TEPCO has been ordered to pay Mikio Watanabe (pictured) nearly 500,000 US dollars in compensation for the suicide of his wife, Hamako (58 years), after they were forced to leave their home and livelihoods in Kawamata town (40 km from the reactors) due to contamination from the ongoing Fukushima catastrophe. They evacuated three months after the accident began when it was realized the contamination levels in their area were too high for living and working.
Her family claimed "the evacuation was responsible for a deterioration of Mrs Watanabe's mental state because she did not know when she could return home, according to Kyodo news agency. The chicken farm where she and her husband were working also closed."
TEPCO has been settling such damage claims out of court, but this case marks the first time a court has rendered a verdict. More cases like this are expected.
"Dozens of Fukushima residents are reported to have killed themselves since the disaster...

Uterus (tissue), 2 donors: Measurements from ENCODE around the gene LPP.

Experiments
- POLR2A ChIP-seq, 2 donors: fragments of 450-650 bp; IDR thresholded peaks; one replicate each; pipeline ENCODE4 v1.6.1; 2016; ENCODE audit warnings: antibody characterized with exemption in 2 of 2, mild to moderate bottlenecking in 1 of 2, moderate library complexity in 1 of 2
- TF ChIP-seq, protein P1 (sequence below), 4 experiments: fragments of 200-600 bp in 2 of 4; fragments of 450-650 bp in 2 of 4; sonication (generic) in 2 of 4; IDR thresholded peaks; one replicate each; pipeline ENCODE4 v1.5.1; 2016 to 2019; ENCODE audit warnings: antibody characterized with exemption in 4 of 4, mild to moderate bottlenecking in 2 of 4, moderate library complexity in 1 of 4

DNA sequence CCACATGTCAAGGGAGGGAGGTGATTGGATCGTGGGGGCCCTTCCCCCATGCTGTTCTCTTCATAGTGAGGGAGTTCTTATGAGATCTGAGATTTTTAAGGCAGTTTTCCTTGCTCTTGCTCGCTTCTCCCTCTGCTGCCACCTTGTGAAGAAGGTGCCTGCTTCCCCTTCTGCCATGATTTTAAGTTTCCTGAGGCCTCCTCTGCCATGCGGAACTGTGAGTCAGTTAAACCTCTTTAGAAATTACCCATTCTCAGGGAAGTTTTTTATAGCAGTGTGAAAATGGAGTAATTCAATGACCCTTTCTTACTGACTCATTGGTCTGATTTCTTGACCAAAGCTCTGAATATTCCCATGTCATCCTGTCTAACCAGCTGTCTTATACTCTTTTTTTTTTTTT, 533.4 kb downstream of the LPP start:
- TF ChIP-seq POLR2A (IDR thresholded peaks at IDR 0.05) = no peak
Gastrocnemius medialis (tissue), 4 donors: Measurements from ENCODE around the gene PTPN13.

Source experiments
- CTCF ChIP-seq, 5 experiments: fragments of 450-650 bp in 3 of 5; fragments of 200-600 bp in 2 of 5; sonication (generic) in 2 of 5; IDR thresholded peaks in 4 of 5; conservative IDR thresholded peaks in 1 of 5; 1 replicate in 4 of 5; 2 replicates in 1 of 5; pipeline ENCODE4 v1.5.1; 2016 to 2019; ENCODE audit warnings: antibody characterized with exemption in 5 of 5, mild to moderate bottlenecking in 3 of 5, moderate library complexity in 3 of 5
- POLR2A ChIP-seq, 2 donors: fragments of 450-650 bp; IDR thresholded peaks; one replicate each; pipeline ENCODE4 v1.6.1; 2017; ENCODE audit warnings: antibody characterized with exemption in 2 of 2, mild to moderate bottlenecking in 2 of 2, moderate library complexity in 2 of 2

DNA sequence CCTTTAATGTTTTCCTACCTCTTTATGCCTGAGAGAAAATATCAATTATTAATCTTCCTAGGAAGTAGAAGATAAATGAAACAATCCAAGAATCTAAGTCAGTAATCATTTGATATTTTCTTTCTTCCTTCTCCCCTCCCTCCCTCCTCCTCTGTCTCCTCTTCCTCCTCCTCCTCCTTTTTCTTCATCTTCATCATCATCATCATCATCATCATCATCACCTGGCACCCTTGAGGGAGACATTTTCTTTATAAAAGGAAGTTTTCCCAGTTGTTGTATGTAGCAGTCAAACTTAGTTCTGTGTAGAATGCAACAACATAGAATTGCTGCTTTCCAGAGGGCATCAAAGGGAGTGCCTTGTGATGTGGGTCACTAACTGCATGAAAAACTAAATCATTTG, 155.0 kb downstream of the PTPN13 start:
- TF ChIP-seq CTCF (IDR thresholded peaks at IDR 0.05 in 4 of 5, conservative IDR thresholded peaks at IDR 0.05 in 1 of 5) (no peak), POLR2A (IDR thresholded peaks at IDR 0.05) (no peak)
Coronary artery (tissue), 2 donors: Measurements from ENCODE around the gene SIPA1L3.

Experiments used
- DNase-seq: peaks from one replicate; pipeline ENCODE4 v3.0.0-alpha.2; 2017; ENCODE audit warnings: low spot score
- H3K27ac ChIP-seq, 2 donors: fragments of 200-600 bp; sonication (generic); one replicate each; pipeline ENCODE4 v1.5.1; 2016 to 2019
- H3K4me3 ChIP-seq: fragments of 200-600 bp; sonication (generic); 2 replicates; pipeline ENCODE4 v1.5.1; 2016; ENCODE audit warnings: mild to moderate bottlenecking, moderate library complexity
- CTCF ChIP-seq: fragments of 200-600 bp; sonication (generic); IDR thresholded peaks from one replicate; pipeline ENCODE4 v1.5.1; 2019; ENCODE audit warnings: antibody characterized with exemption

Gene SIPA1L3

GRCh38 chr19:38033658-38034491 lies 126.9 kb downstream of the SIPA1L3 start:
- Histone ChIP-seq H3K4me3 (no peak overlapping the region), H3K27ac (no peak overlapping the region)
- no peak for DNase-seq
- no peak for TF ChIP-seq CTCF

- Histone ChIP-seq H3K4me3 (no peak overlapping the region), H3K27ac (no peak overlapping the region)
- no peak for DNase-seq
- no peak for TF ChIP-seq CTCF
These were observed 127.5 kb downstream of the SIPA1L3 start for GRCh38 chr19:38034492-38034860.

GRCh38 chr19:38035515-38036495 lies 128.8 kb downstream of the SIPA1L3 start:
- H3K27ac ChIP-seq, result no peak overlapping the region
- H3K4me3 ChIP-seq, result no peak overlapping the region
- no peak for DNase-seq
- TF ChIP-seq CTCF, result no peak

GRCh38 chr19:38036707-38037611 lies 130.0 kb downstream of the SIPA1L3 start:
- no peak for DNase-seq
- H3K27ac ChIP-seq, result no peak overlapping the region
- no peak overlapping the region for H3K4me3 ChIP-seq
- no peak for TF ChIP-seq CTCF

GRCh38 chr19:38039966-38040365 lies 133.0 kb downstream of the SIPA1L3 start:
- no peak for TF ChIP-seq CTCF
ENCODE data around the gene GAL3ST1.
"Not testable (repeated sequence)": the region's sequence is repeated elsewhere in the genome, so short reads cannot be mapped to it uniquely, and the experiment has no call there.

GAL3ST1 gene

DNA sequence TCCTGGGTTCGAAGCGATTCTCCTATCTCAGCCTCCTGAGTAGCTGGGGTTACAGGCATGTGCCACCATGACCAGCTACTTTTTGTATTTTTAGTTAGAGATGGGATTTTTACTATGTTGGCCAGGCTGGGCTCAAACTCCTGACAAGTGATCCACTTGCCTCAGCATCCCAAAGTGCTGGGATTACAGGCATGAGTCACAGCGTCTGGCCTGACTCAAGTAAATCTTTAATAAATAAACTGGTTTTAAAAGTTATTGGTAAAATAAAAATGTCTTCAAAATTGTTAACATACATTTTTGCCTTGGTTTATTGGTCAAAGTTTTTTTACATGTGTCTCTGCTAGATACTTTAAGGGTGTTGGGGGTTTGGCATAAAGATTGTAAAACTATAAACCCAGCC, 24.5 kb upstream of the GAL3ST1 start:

Tens of thousand fled their homes and businesses because of radioactive contamination, with the majority still unable to return home." BBC
" '"It is well assumed that the stress caused by sudden loss of the base of her life against her will and unknown future in evacuation was unbearable for her,' according to the court ruling." CNN
Indeed, the ongoing nuclear power catastrophe has set up a dichotomy of lose-lose situations: suffering radiation health damage if one is allowed to stay in a contaminated area, and suffering the stress of having to evacuate and being forced into an uncertain future.
No word on whether TEPCO is planning to appeal.